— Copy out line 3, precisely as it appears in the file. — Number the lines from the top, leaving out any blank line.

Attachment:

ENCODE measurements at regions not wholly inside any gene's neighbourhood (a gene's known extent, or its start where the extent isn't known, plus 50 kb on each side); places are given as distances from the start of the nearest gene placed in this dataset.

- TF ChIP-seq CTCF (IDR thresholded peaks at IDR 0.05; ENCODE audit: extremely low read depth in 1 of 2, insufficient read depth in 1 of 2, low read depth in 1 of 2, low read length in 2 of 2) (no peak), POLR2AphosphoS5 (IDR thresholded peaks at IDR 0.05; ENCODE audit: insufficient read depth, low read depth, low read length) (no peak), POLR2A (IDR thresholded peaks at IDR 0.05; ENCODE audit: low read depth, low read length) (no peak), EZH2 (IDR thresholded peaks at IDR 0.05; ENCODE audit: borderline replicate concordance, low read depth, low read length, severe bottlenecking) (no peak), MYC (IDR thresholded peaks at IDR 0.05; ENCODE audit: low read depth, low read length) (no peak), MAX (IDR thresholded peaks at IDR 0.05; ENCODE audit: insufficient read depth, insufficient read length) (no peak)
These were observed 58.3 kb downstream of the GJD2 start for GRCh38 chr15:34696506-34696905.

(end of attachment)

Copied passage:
These were observed 58.3 kb downstream of the GJD2 start for GRCh38 chr15:34696506-34696905.